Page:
GALVESTON, Texas (KTRK) -- Galveston County Judge Mark Henry issued a mandatory evacuation of the Bolivar Peninsula, as well as announcing suspension of ferry services from the area to Galveston Island. The suspension took effect late Tuesday night.
According to Henry, the suspension is based on wave patterns and high winds expected from Hurricane Laura, which prompted the National Weather Service to issue Hurricane and Storm Surge warnings from San Luis Pass eastward along the upper Texas coast.
Henry also added Clear Lake Shores, Jamaica Beach, La Marque and Tiki Island to the mandatory evacuation order.
Plus, a voluntary evacuation order was issued for Bayou Vista and Hitchcock.
The most recent statistics show more than 340,000 people live in Galveston County.
In the latest evacuation orders, the order is mandatory for residents in La Marque who live outside the levee ring. The evacuation order is voluntary for residents inside the levee ring.
In Dickinson and League City, the evacuation order is voluntary. The evacuation order for residents in Kemah is mandatory.
Earlier Tuesday, the city of Galveston began to order mandatory evacuations shortly after the storm was upgraded from a tropical storm and forecasts put it as a Category 3 storm upon landfall as early as Wednesday night.
Before that, Henry on Monday signed a disaster declaration.
"Forecasts are showing the possibility of heavy rains, tropical force winds, and storm surge impacting our area," Henry said. "This storm potentially presents a serious threat to the life safety and property of our residents."
Galveston County is one of 23 Texas counties for which Gov. Greg Abbott declared an emergency on Sunday.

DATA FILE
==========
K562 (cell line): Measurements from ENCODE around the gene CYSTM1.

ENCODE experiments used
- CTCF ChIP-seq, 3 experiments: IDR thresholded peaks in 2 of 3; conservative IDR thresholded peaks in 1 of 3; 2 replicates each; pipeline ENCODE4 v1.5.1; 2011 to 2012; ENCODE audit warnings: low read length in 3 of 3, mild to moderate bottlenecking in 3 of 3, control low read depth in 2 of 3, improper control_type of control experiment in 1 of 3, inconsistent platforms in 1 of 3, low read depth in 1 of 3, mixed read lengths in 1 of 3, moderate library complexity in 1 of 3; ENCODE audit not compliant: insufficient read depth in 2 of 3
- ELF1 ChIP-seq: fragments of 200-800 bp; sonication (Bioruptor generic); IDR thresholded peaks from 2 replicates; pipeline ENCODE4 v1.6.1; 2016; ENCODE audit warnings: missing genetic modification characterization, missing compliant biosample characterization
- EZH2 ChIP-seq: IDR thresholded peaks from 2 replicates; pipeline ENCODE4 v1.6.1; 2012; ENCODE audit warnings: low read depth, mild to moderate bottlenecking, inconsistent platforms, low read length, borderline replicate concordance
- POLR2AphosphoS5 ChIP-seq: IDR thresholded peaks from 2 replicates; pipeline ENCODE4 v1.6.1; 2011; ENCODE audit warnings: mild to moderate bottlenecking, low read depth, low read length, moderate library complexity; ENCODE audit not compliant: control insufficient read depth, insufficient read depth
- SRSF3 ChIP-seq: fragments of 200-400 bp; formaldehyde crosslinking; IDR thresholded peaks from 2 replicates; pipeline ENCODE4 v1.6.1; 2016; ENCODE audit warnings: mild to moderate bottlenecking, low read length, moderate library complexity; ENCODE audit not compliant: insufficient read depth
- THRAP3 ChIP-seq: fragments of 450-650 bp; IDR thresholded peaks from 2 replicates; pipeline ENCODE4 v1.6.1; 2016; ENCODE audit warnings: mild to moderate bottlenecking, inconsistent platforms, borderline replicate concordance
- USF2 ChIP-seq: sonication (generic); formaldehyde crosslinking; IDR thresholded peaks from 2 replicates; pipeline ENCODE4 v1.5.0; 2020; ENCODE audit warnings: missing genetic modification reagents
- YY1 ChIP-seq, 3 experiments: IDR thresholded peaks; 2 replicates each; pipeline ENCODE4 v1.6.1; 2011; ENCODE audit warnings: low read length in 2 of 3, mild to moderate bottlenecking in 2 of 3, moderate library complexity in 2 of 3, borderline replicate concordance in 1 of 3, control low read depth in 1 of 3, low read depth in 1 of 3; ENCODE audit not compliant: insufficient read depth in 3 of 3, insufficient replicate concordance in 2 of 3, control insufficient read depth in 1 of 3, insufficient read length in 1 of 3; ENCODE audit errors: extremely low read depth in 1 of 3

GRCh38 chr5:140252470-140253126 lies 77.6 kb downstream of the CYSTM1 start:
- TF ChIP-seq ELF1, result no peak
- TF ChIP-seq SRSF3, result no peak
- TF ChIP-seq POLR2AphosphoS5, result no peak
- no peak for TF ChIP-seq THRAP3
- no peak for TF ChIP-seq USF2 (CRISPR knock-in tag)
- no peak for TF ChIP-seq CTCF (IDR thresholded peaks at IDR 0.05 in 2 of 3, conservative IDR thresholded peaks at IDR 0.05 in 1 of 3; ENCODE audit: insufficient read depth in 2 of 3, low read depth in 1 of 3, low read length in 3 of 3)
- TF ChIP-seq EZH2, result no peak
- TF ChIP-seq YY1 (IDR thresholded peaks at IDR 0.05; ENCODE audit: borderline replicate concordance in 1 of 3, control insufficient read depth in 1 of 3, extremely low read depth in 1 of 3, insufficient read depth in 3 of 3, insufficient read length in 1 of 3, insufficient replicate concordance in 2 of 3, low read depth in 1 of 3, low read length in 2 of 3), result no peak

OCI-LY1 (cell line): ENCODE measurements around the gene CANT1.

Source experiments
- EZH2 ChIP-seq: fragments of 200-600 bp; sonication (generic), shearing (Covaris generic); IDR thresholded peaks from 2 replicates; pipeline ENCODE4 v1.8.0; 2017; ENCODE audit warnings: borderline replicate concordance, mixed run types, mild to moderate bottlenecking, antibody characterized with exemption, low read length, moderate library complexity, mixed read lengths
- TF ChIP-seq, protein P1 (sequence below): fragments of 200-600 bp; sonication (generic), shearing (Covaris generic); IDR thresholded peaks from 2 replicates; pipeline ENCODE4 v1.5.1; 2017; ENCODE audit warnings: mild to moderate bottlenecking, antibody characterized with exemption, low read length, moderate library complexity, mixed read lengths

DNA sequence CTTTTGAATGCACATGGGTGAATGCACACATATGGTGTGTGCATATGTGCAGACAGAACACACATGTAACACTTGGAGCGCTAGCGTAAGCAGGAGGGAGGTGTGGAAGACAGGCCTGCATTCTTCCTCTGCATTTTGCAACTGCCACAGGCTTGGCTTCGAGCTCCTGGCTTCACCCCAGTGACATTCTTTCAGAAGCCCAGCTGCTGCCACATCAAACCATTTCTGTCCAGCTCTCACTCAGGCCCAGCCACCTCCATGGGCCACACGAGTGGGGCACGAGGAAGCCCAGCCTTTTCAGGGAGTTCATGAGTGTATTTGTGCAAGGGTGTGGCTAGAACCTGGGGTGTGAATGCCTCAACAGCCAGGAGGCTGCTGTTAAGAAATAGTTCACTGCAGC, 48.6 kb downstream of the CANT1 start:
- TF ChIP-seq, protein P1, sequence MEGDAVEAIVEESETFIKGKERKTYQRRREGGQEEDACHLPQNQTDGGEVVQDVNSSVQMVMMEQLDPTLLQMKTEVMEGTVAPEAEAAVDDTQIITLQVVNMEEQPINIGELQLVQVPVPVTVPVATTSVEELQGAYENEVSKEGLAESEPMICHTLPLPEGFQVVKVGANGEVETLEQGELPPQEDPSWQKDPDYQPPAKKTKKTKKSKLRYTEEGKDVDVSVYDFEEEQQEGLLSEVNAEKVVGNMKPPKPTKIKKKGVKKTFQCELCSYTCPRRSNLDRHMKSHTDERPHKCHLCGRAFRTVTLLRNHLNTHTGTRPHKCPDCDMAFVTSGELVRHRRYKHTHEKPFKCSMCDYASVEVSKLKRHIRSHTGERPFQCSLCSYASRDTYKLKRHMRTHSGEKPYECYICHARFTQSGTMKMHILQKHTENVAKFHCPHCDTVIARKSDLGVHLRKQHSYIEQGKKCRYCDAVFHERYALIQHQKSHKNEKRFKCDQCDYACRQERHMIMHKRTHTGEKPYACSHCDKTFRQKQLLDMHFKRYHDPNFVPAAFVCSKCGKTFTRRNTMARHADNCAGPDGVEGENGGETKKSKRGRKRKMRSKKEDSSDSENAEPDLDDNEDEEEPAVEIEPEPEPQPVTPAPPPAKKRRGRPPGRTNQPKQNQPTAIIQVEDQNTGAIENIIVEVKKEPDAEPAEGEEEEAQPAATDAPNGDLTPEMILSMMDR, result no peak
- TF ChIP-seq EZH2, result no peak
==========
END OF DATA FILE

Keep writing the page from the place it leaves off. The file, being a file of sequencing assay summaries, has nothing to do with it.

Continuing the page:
The county has already cleaned debris from channels and underneath bridges and is positioning resources ahead of Laura's landfall.
County officials say they are concerned about storm surge and wind damage, especially along the Bolivar Peninsula. Henry said they are anticipating a three-foot storm surge or higher if the storm goes east at all.
Henry said the county has high water rescue teams on standby along with other federally sourced assets.
"The White House [staff] called us personally and said, 'We're here. Here's our cell phone. Call us if you need us,'" said Henry. "[They said] more importantly, if you have difficulties with FEMA, occasionally it occurs, let us know about that and we'll try to do what we can."
The county assets, according to Henry, are mainly road and bridge crews. He said for this event, they will most likely not be placed along the Bolivar Peninsula since they're anticipating flooding.
"They are housed at our main facility on Highway 3 and Dickinson," he said. "We'll probably stay there until the time comes for them to be moved out."
Similar to the Galveston County declaration, Brazoria County Judge Matt Sebesta also signed a disaster declaration.